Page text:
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Autocatalysis



A single chemical reaction is said to have undergone autocatalysis, or be autocatalytic, if the reaction product is itself the catalyst for that reaction.

A set of chemical reactions can be said to be "collectively autocatalytic" if a number of those reactions produce, as reaction products, catalysts for enough of the other reactions that the entire set of chemical reactions is self sustaining given an input of energy and food molecules (see autocatalytic set).


Additional recommended knowledge

Contents

Rate law in autocatalytic reactions

  The rate law for the first order autocatalytical reaction A \rightarrow \;B is \ v = k[A][B].

The concentrations of A and B vary in time according to [A]=\frac{[A]_0+[B]_0}{1+\frac{[B]_0}{[A]_0}e^{([A]_0+[B]_0)kt}} and [B]=\frac{[A]_0+[B]_0}{1+\frac{[A]_0}{[B]_0}e^{-([A]_0+[B]_0)kt}}.

The graph for these equations is a sigmoid curve, which is typical for autocatalytical reactions: these chemical reactions proceed slowly at the start because there is little catalyst present, the rate of reaction increases progressively as the reaction proceeds a the amount of catalyst increases and then it again slows down as the reactant concentration decreases. If the concentration of a reactant or product in an experiment follows a sigmoid curve, the reaction is likely to be autocatalytic.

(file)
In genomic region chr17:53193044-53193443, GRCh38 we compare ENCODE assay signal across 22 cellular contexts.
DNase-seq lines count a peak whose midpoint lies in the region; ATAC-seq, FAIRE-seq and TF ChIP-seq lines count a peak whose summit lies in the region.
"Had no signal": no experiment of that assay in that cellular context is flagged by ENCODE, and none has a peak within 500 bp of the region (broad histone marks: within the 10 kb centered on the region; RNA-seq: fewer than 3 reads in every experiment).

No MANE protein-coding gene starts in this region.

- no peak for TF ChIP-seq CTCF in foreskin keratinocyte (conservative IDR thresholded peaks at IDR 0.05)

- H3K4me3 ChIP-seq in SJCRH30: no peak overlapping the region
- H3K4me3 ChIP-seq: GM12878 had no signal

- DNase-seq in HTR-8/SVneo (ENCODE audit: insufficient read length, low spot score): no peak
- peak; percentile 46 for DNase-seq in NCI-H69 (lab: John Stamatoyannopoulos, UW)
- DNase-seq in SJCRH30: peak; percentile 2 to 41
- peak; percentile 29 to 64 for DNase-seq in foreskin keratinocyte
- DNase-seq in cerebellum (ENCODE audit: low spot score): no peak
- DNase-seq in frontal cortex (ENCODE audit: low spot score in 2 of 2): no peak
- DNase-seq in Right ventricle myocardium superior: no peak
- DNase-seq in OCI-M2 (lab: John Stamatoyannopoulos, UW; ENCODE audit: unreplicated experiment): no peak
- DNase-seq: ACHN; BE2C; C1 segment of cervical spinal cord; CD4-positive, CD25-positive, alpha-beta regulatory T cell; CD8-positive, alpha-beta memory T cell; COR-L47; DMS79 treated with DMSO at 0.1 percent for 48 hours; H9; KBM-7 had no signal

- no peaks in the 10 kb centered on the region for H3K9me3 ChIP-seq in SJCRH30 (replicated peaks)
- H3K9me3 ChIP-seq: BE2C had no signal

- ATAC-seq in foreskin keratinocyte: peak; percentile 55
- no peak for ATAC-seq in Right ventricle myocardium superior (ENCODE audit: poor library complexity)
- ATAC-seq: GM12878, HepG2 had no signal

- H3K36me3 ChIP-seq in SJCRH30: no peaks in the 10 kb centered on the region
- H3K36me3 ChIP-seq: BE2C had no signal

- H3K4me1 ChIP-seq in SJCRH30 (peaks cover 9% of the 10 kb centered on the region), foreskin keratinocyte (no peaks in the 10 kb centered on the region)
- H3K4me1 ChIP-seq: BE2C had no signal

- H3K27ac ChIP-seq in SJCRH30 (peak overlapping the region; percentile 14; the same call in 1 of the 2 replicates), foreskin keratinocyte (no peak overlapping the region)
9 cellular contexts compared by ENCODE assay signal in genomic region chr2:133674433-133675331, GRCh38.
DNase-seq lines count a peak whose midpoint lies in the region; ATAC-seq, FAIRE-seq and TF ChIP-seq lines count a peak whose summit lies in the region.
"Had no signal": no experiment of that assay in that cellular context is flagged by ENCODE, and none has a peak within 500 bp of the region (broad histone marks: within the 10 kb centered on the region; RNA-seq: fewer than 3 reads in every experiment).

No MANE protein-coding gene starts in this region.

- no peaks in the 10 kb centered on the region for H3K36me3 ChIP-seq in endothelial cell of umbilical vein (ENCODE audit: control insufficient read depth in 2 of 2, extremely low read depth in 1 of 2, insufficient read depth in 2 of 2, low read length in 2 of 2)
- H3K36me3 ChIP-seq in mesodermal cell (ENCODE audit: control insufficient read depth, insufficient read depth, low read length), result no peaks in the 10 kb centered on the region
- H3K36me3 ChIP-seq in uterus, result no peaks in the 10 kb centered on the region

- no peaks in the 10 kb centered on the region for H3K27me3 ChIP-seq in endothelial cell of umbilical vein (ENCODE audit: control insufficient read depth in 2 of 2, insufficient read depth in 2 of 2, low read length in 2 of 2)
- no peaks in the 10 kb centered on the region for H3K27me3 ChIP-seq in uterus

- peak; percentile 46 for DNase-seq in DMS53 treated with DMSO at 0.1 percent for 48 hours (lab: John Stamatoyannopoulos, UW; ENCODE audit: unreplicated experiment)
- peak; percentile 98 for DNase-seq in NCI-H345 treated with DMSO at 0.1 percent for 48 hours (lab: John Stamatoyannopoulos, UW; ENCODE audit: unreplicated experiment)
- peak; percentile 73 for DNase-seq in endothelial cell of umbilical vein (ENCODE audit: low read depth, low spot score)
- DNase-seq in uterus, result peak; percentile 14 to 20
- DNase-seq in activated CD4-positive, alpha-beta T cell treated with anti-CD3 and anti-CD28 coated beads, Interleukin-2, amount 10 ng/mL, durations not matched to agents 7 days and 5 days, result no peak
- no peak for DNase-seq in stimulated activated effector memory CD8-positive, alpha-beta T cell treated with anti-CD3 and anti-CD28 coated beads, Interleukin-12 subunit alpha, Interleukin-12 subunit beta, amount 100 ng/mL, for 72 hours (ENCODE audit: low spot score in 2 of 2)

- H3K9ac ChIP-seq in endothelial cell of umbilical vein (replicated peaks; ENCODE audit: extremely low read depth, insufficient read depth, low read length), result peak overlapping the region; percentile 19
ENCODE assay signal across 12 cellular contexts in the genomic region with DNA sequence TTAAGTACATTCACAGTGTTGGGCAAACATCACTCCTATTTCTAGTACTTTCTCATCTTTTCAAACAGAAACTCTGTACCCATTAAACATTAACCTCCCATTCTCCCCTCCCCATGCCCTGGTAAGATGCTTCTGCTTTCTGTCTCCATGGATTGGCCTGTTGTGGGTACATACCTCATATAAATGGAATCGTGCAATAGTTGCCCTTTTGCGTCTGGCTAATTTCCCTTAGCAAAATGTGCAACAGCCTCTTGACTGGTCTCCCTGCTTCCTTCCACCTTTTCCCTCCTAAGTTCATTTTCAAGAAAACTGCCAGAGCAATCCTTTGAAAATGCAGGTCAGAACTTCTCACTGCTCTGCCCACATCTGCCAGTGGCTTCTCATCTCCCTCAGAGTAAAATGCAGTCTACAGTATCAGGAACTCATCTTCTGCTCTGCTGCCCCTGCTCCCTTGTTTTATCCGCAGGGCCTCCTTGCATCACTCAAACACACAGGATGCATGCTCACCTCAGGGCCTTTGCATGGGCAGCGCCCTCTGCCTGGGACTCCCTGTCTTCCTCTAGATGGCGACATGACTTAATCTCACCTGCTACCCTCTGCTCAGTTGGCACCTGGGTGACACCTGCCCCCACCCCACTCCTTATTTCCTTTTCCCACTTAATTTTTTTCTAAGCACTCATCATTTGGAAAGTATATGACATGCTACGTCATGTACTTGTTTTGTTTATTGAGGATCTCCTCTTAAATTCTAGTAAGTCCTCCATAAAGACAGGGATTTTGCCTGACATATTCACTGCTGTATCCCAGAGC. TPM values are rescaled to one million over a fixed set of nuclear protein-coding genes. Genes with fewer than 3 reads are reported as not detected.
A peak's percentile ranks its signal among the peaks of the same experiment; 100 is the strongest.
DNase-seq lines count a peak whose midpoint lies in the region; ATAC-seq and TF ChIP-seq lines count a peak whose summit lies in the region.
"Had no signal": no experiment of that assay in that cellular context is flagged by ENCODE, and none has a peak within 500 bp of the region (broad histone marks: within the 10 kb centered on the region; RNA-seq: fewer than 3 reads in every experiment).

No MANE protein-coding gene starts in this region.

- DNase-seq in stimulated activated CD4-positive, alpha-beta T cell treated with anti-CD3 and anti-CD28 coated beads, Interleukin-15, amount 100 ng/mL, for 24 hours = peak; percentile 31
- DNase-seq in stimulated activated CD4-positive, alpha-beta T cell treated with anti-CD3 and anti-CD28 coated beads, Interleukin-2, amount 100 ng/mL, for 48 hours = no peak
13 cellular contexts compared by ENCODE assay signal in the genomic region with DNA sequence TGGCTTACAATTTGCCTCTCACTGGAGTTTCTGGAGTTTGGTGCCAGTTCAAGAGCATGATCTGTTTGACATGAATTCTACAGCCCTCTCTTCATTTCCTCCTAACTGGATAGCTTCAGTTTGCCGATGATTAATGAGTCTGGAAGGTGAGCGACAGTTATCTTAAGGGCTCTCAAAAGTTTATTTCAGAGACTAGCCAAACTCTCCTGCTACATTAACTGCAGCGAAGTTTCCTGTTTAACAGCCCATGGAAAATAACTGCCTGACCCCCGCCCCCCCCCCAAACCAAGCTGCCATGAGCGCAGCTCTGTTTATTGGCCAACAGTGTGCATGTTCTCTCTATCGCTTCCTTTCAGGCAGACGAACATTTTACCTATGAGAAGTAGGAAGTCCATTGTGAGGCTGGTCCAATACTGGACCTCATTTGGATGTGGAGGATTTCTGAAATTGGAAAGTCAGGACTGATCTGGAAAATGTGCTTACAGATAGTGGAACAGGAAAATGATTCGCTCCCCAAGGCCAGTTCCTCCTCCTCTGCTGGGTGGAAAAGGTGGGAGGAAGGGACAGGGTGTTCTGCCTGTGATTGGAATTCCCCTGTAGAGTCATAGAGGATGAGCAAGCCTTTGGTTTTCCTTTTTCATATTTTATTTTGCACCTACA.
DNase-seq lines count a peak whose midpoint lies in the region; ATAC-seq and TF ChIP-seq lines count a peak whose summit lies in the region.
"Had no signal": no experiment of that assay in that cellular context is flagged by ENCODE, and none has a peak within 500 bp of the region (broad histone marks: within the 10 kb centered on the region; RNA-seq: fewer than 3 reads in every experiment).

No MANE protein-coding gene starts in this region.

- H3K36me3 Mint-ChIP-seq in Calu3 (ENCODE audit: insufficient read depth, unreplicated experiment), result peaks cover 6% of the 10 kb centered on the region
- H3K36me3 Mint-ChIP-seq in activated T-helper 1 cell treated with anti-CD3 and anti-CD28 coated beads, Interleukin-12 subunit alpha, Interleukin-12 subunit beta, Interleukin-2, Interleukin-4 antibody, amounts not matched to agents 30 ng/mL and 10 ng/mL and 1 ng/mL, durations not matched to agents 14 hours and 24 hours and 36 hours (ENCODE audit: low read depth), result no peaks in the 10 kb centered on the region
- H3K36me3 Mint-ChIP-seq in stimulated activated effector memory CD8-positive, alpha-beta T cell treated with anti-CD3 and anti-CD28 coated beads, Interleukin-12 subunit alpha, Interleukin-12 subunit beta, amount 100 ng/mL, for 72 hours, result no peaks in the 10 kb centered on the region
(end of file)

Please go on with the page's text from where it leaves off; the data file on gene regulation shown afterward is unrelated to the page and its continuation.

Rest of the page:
Abiogenesis hypothesis

British ethologist Richard Dawkins wrote about autocatalysis as a potential explanation for abiogenesis in his 2004 book The Ancestor's Tale. He cites experiments performed by Julius Rebek and his colleagues at the Scripps Research Institute in California in which they combined amino adenosine and pentafluorophenyl ester with the autocatalyst amino adenosine triacid ester (AATE). One system from the experiment contained variants of AATE which catalysed the synthesis of themselves. This experiment demonstrated the possibility that autocatalysts could exhibit competition within a population of entities with heredity, which could be interpreted as a rudimentary form of natural selection.

Examples of autocatalytic reactions

  • Tin pest
  • Ozone depletion
  • Reaction of Permanganate with Oxalic Acid
  • Vinegar syndrome
  • Binding of oxygen by hemoglobin
  • The spontaneous degradation of aspirin into salicylic acid and acetic acid, causing very old aspirin in sealed containers to smell mildly of vinegar.

Involvement in life processes

Two researchers, Robert Ulanowicz [1]and Stuart Kauffman, . [2] have suggested thatautocatalytic reactions played a central role in the evolution of life, and continue to constitute a basic element in life architecture. See also Relational order theories

references

  1. ^ Ecology, the Ascendent Prespective”, Robert Ulanowicz, Columbia Univ. Press 1997
  2. ^ Investigations, Stuart Kauffman, Oxford University Press
 
This article is licensed under the GNU Free Documentation License. It uses material from the Wikipedia article "Autocatalysis". A list of authors is available in Wikipedia.
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